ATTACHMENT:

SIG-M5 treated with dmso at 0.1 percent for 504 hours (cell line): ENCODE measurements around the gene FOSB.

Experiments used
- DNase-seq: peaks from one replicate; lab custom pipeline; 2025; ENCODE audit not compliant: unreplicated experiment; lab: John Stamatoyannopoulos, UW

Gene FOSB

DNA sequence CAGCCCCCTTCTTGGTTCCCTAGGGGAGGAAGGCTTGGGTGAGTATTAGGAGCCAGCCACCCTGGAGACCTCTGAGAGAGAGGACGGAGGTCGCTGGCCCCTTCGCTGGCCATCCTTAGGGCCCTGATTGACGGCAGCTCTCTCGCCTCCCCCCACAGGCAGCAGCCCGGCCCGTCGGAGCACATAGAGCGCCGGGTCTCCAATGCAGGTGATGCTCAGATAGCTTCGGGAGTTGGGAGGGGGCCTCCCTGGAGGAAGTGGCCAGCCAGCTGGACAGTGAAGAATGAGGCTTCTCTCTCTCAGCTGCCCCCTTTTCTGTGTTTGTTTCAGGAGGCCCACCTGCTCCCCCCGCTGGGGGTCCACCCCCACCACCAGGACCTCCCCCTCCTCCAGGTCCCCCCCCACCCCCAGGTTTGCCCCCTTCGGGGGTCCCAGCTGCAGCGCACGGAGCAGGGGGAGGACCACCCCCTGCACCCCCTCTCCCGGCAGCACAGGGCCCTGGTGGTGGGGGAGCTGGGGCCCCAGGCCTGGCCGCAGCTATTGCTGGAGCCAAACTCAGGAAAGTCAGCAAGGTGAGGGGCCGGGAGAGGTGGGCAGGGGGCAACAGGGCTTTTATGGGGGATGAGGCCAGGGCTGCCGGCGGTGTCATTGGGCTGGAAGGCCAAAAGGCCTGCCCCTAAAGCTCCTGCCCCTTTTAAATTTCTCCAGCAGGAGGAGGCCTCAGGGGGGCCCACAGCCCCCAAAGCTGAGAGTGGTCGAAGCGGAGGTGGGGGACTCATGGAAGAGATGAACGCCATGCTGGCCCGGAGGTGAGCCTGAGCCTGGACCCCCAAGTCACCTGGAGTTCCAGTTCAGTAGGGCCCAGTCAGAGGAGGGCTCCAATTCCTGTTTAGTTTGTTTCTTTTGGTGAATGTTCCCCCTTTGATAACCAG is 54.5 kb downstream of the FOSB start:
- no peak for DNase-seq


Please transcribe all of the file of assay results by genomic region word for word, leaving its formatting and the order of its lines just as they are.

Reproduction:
SIG-M5 treated with dmso at 0.1 percent for 504 hours (cell line): ENCODE measurements around the gene FOSB.

Experiments used
- DNase-seq: peaks from one replicate; lab custom pipeline; 2025; ENCODE audit not compliant: unreplicated experiment; lab: John Stamatoyannopoulos, UW

Gene FOSB

DNA sequence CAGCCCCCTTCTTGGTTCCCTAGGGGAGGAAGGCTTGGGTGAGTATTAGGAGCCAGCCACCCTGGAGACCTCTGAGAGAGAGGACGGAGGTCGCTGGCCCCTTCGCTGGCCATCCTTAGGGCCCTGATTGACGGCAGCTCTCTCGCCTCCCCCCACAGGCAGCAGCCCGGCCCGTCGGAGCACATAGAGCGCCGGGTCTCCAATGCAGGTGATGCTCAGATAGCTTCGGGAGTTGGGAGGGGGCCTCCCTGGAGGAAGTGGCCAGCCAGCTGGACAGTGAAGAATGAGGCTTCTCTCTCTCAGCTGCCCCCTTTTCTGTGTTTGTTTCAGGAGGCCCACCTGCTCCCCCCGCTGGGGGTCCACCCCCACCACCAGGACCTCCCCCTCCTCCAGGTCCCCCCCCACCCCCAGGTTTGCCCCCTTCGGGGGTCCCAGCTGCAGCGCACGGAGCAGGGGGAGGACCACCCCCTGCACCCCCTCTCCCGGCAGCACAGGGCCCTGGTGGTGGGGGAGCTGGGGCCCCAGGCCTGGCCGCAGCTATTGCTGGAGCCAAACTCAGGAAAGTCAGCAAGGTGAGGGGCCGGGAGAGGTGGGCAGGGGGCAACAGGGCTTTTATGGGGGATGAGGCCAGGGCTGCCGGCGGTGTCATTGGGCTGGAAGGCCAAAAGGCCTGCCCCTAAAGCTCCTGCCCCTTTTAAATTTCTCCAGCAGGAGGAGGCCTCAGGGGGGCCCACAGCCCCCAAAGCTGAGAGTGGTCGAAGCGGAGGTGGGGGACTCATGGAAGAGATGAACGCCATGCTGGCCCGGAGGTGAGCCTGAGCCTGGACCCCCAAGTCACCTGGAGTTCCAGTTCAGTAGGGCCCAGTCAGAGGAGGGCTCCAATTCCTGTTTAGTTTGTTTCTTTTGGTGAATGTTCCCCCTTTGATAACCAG is 54.5 kb downstream of the FOSB start:
- no peak for DNase-seq